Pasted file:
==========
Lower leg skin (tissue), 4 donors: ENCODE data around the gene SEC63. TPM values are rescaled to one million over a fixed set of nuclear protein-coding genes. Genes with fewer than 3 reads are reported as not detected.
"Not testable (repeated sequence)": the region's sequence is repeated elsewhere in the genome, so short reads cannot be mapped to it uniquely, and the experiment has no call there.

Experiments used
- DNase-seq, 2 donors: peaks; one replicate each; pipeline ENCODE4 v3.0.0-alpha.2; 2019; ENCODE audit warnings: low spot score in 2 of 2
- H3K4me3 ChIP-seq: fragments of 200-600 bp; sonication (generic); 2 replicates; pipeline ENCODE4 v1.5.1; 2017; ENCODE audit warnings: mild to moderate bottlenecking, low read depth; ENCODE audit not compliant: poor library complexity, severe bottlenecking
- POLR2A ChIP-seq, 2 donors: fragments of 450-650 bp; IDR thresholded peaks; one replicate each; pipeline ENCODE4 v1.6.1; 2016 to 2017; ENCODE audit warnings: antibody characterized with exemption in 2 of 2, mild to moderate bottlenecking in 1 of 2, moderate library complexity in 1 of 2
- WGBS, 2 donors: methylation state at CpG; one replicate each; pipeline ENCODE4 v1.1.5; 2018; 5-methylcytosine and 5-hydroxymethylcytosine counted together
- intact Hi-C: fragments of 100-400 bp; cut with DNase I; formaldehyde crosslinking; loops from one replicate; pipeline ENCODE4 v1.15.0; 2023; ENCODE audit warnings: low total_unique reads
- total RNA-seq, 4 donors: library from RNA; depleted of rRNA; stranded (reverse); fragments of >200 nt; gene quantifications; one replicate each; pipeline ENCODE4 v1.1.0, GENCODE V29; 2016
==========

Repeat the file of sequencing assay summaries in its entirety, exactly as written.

Lower leg skin (tissue), 4 donors: ENCODE data around the gene SEC63. TPM values are rescaled to one million over a fixed set of nuclear protein-coding genes. Genes with fewer than 3 reads are reported as not detected.
"Not testable (repeated sequence)": the region's sequence is repeated elsewhere in the genome, so short reads cannot be mapped to it uniquely, and the experiment has no call there.

Experiments used
- DNase-seq, 2 donors: peaks; one replicate each; pipeline ENCODE4 v3.0.0-alpha.2; 2019; ENCODE audit warnings: low spot score in 2 of 2
- H3K4me3 ChIP-seq: fragments of 200-600 bp; sonication (generic); 2 replicates; pipeline ENCODE4 v1.5.1; 2017; ENCODE audit warnings: mild to moderate bottlenecking, low read depth; ENCODE audit not compliant: poor library complexity, severe bottlenecking
- POLR2A ChIP-seq, 2 donors: fragments of 450-650 bp; IDR thresholded peaks; one replicate each; pipeline ENCODE4 v1.6.1; 2016 to 2017; ENCODE audit warnings: antibody characterized with exemption in 2 of 2, mild to moderate bottlenecking in 1 of 2, moderate library complexity in 1 of 2
- WGBS, 2 donors: methylation state at CpG; one replicate each; pipeline ENCODE4 v1.1.5; 2018; 5-methylcytosine and 5-hydroxymethylcytosine counted together
- intact Hi-C: fragments of 100-400 bp; cut with DNase I; formaldehyde crosslinking; loops from one replicate; pipeline ENCODE4 v1.15.0; 2023; ENCODE audit warnings: low total_unique reads
- total RNA-seq, 4 donors: library from RNA; depleted of rRNA; stranded (reverse); fragments of >200 nt; gene quantifications; one replicate each; pipeline ENCODE4 v1.1.0, GENCODE V29; 2016